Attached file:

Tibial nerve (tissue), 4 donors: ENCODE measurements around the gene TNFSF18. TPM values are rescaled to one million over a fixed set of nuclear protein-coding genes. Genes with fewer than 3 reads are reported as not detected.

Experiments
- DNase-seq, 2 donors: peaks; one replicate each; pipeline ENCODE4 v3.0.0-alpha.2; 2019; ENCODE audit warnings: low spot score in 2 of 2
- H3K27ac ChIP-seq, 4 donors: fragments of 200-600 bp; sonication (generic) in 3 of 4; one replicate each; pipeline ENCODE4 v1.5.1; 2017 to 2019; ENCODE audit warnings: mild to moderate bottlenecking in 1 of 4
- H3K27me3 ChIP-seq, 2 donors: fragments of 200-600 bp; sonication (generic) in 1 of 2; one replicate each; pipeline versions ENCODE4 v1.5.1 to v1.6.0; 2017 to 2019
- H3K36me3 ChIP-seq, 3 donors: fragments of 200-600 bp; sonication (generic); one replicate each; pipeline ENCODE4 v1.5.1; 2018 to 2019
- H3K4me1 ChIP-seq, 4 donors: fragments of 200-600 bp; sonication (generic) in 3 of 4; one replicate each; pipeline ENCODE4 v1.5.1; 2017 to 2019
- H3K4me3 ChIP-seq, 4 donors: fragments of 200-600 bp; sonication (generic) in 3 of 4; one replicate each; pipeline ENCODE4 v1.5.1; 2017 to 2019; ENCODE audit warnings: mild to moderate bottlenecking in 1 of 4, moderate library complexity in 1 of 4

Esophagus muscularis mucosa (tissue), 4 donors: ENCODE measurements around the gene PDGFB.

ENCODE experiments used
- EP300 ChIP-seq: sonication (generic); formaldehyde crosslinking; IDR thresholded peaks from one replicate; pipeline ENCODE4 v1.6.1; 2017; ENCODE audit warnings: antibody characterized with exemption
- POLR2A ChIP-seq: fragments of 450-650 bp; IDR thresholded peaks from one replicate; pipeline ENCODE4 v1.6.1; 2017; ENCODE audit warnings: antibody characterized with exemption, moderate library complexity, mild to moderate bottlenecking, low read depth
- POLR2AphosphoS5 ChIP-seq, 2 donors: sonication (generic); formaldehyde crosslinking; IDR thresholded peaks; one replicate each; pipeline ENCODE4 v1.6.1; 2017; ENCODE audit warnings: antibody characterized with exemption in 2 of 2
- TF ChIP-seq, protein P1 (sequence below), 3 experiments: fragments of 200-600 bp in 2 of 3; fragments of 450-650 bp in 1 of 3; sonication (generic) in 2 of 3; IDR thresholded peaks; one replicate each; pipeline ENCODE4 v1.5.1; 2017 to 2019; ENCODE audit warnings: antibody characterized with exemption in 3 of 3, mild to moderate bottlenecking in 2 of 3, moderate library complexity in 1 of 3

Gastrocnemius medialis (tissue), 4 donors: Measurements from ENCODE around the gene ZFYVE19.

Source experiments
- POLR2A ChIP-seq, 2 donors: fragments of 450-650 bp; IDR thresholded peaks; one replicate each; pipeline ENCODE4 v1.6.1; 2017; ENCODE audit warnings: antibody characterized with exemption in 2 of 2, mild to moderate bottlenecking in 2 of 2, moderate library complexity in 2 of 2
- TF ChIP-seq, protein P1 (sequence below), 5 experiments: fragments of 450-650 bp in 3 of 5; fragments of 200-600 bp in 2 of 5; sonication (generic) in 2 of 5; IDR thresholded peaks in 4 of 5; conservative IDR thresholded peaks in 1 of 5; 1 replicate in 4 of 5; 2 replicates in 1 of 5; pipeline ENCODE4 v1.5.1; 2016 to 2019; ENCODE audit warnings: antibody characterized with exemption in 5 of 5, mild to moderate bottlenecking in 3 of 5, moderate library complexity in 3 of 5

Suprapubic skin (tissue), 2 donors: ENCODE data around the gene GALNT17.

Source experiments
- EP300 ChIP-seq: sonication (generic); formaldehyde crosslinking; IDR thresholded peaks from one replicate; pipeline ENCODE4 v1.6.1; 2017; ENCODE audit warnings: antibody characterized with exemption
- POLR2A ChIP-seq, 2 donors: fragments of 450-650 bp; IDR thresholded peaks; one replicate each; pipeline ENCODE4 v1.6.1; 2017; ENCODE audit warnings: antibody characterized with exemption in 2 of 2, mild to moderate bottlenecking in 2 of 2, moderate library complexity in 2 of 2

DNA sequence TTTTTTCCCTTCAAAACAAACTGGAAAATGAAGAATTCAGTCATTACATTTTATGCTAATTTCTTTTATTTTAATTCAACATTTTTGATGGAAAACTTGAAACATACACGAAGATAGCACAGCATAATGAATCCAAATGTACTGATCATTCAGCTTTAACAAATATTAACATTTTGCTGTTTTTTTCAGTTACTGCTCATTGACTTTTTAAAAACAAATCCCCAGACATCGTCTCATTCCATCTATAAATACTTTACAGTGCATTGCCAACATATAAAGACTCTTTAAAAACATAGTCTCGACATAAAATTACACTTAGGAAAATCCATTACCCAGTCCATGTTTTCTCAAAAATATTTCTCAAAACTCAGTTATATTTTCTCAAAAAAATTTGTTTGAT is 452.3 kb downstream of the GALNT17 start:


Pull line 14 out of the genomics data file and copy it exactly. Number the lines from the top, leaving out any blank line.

- TF ChIP-seq, protein P1 (sequence below), 3 experiments: fragments of 200-600 bp in 2 of 3; fragments of 450-650 bp in 1 of 3; sonication (generic) in 2 of 3; IDR thresholded peaks; one replicate each; pipeline ENCODE4 v1.5.1; 2017 to 2019; ENCODE audit warnings: antibody characterized with exemption in 3 of 3, mild to moderate bottlenecking in 2 of 3, moderate library complexity in 1 of 3